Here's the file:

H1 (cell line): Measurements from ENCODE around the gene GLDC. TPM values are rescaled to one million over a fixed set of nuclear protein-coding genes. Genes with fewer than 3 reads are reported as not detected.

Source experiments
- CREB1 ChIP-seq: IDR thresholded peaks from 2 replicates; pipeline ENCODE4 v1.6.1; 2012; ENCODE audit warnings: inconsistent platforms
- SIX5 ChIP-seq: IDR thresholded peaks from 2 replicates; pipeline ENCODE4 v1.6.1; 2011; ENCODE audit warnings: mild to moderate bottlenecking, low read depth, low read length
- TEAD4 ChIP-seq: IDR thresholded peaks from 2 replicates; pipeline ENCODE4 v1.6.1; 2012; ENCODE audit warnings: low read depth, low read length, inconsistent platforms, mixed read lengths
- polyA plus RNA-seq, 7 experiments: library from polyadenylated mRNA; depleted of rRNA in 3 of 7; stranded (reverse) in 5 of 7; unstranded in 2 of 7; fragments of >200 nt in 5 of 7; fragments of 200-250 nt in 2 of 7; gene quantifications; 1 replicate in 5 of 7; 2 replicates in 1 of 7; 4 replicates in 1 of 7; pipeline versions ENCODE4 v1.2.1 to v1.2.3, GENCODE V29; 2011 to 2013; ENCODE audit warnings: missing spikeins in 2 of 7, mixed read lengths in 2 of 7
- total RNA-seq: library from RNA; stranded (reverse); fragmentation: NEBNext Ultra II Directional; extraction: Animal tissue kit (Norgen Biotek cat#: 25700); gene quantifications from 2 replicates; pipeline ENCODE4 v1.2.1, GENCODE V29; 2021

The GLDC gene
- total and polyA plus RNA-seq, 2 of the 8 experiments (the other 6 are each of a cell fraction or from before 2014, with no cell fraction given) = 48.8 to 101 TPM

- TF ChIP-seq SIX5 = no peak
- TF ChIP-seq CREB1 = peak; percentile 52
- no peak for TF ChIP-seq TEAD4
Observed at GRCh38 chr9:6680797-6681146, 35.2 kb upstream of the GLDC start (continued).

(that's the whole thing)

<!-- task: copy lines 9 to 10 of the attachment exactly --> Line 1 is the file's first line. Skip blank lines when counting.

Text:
- total and polyA plus RNA-seq, 2 of the 8 experiments (the other 6 are each of a cell fraction or from before 2014, with no cell fraction given) = 48.8 to 101 TPM

- TF ChIP-seq SIX5 = no peak